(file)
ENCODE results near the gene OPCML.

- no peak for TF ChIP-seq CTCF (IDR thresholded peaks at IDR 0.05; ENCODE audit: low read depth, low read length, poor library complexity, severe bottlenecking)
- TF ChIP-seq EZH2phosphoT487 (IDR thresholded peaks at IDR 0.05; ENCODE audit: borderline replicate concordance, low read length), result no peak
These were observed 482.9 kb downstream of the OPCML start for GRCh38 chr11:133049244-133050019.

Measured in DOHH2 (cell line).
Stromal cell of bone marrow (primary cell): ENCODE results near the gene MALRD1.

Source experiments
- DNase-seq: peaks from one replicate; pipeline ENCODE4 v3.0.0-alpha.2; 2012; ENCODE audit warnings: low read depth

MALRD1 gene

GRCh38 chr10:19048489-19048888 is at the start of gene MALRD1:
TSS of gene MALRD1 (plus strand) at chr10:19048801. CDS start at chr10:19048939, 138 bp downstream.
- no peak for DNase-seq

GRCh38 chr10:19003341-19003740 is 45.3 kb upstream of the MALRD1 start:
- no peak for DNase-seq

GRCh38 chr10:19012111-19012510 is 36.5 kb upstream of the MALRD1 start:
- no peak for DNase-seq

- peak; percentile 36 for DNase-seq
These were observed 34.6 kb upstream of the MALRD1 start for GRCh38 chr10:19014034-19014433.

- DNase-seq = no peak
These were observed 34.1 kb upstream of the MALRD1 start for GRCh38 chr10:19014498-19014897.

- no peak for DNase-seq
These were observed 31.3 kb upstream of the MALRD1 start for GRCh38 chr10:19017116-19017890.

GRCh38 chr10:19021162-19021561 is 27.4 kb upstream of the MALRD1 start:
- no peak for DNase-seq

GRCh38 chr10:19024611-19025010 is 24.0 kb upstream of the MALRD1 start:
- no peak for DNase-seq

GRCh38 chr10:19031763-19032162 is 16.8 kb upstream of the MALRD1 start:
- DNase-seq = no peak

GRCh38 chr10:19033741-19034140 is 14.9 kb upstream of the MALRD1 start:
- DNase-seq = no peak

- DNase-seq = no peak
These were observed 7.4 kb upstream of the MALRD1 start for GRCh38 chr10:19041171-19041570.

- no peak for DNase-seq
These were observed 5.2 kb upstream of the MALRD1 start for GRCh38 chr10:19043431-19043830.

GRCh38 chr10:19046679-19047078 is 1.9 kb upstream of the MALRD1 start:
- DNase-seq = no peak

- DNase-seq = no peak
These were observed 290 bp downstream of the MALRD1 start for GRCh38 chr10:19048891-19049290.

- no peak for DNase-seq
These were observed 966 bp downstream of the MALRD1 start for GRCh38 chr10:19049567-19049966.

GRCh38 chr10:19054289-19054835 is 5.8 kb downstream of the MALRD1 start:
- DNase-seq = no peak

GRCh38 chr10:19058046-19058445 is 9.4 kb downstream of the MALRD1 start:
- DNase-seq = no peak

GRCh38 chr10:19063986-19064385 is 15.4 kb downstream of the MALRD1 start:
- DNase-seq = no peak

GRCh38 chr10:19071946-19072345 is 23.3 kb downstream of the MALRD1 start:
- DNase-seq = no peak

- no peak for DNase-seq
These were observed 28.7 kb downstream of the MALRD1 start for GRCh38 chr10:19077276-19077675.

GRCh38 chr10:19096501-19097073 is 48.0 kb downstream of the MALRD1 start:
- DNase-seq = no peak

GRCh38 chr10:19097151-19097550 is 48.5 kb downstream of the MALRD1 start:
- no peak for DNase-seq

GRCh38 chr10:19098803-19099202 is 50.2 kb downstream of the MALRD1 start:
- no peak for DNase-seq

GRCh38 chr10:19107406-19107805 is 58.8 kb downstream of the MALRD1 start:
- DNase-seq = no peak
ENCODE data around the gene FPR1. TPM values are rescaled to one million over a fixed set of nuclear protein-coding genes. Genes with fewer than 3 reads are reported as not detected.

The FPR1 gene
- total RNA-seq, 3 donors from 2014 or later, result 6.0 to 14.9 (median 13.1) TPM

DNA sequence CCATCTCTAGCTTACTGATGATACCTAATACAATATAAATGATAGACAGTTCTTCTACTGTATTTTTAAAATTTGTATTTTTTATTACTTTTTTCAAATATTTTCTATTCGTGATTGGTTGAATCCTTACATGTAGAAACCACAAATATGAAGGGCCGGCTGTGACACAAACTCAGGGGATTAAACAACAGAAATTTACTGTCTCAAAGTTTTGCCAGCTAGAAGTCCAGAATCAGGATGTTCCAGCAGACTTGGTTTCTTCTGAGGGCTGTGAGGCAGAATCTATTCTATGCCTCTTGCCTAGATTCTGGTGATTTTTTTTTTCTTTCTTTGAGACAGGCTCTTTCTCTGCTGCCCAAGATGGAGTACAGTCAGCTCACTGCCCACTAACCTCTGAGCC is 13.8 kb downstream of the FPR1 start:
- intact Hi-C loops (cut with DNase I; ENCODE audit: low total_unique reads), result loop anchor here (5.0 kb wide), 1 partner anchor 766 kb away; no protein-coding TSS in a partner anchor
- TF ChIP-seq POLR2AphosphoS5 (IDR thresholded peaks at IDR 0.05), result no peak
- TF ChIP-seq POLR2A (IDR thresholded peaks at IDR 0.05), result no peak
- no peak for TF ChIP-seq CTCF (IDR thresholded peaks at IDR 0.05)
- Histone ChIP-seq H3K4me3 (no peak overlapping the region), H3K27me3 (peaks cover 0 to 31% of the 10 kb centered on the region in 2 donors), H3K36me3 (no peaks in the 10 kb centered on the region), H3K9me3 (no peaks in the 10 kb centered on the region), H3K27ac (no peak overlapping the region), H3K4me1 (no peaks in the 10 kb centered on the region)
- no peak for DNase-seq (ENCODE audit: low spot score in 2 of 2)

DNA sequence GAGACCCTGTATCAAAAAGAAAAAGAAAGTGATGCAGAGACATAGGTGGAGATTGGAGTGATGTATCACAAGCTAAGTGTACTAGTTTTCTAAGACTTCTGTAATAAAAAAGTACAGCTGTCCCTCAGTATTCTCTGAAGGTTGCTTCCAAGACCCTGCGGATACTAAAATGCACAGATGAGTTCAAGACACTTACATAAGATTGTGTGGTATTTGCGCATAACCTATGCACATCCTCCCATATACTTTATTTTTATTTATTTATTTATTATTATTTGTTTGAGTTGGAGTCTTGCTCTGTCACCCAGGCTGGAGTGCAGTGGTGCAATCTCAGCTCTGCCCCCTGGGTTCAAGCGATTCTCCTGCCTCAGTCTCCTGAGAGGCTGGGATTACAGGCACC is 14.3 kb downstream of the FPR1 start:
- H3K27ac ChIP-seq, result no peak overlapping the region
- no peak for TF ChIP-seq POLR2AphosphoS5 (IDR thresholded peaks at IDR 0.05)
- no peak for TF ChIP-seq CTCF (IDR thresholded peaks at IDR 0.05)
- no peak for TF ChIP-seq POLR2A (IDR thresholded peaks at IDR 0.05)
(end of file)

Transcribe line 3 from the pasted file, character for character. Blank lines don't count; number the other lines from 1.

- TF ChIP-seq EZH2phosphoT487 (IDR thresholded peaks at IDR 0.05; ENCODE audit: borderline replicate concordance, low read length), result no peak